Winter 2014 Office Hours: Thursdays 2-3 & by appointment
I have two primary research programs, both involving the role of stimuli in controlling behavior.
Experimental Analysis of Behavior
I conduct experiments on stimulus control, choice behavior, conditioned reinforcement, and persistence. The primary goal of this research line is to understand the fundamental processes involved in learning.
Memory & Aging
Working with both older adults and college-aged adults, Dr. Simone and I study environmental factors that affect remembering. The primary goal is to identify strategies for successful remembering.
Some of our work was mentioned on dugdug.
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I regularly teach Introduction to Psychology (PSYC 1), Statistics (PSYC 40), & Learning (PSYC 130). I have taught a number of other courses, including Ways of Knowing (PSYC 50), Ethics in Psychology (PSYC 114), & Autism (PSYC 164).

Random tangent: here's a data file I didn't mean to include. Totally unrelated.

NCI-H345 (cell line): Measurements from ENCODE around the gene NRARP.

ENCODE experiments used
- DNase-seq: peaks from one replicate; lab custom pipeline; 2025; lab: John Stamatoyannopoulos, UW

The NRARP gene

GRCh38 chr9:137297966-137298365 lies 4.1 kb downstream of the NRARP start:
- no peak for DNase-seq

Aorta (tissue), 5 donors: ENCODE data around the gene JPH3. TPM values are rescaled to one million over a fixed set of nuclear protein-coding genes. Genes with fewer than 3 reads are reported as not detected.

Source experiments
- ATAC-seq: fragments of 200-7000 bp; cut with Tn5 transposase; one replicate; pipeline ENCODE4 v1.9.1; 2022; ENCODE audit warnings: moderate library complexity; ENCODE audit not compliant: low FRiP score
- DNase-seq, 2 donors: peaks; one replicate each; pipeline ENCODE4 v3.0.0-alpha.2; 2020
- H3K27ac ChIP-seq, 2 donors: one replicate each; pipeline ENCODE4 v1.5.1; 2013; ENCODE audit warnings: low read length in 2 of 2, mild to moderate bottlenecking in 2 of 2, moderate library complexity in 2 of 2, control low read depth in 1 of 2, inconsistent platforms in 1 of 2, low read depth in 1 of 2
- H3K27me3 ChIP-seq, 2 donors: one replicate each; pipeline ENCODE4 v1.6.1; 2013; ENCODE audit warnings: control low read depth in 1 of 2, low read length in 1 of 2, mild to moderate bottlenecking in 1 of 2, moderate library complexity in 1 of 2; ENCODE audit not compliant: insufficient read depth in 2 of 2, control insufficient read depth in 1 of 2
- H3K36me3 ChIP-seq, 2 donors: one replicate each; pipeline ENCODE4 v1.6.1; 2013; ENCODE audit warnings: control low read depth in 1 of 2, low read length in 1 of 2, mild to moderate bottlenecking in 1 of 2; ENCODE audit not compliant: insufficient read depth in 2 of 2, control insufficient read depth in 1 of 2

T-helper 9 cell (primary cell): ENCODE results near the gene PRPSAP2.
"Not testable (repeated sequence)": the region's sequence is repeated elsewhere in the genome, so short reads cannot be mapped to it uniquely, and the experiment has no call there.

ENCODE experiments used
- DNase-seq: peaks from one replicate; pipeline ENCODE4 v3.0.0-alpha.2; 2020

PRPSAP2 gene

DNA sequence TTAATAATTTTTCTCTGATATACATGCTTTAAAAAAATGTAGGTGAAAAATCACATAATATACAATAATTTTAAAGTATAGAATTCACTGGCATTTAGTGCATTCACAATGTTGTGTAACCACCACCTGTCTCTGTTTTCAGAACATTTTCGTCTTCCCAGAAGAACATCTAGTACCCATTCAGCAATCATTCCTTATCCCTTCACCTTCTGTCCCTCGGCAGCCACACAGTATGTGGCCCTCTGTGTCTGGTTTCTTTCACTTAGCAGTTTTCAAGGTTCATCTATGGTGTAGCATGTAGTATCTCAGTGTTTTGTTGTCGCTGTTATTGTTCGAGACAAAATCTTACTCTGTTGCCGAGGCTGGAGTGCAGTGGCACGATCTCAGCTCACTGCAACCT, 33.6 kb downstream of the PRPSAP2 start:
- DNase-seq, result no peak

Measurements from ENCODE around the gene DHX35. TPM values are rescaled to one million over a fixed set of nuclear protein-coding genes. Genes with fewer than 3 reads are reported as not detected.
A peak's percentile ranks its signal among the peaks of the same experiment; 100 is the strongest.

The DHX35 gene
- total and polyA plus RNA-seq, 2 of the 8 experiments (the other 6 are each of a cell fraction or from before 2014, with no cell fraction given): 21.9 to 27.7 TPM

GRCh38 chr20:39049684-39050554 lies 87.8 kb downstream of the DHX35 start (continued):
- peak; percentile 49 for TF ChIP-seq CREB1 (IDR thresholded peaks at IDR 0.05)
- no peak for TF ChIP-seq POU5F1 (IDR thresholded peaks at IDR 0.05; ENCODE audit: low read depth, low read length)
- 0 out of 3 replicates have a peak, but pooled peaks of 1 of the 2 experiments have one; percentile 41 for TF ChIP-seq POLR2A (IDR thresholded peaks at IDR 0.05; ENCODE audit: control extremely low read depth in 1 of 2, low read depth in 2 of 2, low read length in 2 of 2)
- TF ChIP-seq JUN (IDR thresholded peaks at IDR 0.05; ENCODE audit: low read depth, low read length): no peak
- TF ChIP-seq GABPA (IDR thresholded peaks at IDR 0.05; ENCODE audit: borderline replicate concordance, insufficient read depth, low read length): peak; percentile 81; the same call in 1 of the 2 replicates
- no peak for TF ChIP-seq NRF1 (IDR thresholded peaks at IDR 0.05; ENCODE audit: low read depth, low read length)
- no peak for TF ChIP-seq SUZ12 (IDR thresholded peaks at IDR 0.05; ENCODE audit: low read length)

I use empirically-demonstrated teaching methods and regularly evaluate the effect of those methods in my own classes.
I typically advise about 40 psychology majors. I encourage you to contact me with questions about the major and the discipline of psychological science or the experimental analysis of behavior.
Santa Clara University.
BiographyMatthew C. Bell earned his B.S. in Psychology from the University of New Mexico and his M.A. & Ph.D. in Experimental Psychology at UCSD. Following three years as a postdoctoral scientist at the Center for Behavioral Teratology at San Diego State University, he joined the SCU Psychology Department in 2001, where is he now an associate professor.
As an experimental psychologist and behavior analyst, he studies and publishes experimental work on conditioned reinforcement, choice behavior and persistence using pigeons as subjects. He also collaborates and publishes research with Dr. Patti Simone studying remembering in older adults.
He is also currently serving as an experimental analysis of behavior area co-coordinator for the Association for Behavior Analysis International.
College of Arts & Sciences (approximately 2002) and Students as Research Partners (2003-04 annual report; scroll to the bottom).